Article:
The Negative Thinking Challenge

One of the downsides to depression is the issue of your negative thinking. The feeling of being a failure and being pessimistic in day-to-day life is hard to shake off and can cause you to have a big set back in your battle. People who do not understand depression seem to think its a simple case of  being able to shake yourself out of it like there is some sort of switch that we flick off and on to suit our needs. Yeah right this morning I woke up and thought to myself “I fancy a down day lets set the switch to down!”

People who do not understand depression or people who never had depression should really just keep quiet and simply listen to those who need to talk. Half the reason we don’t talk to people is because of the “snap out of it” attitude people who don’t know better have. It’s the same as “what do you have to be depressed about?” attitude. Well let me tell me you why I am depressed…. It’s because of people like you who talk when you should listen!! (insert curse words where necessary LOL)

So how do you change the mind-set from negative to positive? Easier said than done isn’t it. Self loathing is a hard habit to break even more so when you have worn a mask for years to hide your true feelings. People always assumed I was in love with myself and arrogant when it couldn’t be further from the truth, I just happen to hide things well and the cocky me was only a facade that those who got to know me saw through in an instance.

http://www.helpguide.org/mental/depression_tips.htm has some tips on challange negative thinking – I like this site by the way LOL

Depression self-help tip 2: Challenge negative thinking

Learn about hidden sources of depression

Watch 3-min. video: Roadblocks to awareness

Depression puts a negative spin on everything, including the way you see yourself, the situations you encounter, and your expectations for the future.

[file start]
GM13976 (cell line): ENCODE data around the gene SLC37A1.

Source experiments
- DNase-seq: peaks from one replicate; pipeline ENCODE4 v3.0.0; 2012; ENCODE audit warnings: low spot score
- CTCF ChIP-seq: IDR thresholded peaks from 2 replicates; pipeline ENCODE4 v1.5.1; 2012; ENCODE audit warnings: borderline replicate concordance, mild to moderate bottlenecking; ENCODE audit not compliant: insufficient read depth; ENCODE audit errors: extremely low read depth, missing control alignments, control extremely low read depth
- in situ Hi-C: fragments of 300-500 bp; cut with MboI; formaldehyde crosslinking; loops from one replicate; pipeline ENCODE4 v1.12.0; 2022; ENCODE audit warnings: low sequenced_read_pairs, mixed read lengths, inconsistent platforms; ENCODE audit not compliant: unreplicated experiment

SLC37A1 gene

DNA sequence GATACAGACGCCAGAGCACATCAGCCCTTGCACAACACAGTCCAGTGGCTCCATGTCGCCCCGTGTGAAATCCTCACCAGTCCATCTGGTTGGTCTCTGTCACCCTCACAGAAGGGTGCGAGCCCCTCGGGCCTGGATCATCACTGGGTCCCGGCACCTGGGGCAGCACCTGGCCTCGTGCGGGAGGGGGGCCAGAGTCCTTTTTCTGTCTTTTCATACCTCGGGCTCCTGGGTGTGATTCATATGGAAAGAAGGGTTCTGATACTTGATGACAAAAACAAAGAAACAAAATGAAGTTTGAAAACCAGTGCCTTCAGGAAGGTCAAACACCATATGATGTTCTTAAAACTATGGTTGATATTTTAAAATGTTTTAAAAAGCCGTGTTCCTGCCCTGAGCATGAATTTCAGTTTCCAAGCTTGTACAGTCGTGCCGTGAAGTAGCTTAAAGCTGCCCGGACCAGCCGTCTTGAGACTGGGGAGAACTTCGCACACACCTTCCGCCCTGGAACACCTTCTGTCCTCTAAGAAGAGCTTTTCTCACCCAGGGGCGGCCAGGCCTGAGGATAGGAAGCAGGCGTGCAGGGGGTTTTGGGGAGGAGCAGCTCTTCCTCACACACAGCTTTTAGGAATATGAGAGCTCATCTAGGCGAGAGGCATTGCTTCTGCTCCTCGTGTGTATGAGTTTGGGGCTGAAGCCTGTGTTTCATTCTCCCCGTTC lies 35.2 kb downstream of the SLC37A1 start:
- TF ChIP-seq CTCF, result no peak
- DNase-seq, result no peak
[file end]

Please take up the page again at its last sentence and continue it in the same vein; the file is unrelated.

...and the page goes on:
But you can’t break out of this pessimistic mind frame by “just thinking positive.” Happy thoughts or wishful thinking won’t cut it. Rather, the trick is to replace negative thoughts with more balanced thoughts.

Ways to challenge negative thinking:

  • Think outside yourself. Ask yourself if you’d say what you’re thinking about yourself to someone else. If not, stop being so hard on yourself. Think about less harsh statements that offer more realistic descriptions.
  • Allow yourself to be less than perfect. Many depressed people are perfectionists, holding themselves to impossibly high standards and then beating themselves up when they fail to meet them. Battle this source of self-imposed stress by challenging your negative ways of thinking
  • Socialize with positive people. Notice how people who always look on the bright side deal with challenges, even minor ones, like not being able to find a parking space. Then consider how you would react in the same situation. Even if you have to pretend, try to adopt their optimism and persistence in the face of difficulty.
  • Keep a “negative thought log.” Whenever you experience a negative thought, jot down the thought and what triggered it in a notebook. Review your log when you’re in a good mood. Consider if the negativity was truly warranted. Ask yourself if there’s another way to view the situation. For example, let’s say your boyfriend was short with you and you automatically assumed that the relationship was in trouble. But maybe he’s just having a bad day.

Types of negative thinking that add to depression

All-or-nothing thinking Looking at things in black-or-white categories, with no middle ground (“If I fall short of perfection, I’m a total failure.”)